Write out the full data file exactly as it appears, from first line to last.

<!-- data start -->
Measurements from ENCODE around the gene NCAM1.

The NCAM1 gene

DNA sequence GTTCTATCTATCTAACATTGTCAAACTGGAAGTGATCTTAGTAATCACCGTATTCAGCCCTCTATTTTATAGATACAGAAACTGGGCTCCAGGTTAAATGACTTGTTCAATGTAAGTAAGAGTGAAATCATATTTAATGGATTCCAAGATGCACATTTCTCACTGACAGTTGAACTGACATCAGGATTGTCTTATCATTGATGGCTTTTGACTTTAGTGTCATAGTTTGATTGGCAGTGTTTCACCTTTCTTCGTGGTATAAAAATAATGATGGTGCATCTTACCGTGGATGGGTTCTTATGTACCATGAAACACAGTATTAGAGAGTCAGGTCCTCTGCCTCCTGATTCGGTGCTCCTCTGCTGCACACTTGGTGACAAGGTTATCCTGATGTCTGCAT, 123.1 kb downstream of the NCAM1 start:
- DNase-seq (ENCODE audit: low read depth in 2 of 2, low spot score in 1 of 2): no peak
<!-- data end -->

Measurements from ENCODE around the gene NCAM1.

The NCAM1 gene

DNA sequence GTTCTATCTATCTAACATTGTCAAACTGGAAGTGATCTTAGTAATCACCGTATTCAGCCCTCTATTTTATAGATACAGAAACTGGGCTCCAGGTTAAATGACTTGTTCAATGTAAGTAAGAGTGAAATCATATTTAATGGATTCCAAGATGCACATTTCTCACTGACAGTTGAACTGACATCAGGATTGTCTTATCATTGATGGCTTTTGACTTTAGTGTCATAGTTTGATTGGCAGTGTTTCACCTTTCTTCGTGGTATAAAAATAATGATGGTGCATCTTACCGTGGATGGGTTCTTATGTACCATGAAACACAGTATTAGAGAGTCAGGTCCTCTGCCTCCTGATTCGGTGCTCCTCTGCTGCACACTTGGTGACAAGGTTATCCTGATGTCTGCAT, 123.1 kb downstream of the NCAM1 start:
- DNase-seq (ENCODE audit: low read depth in 2 of 2, low spot score in 1 of 2): no peak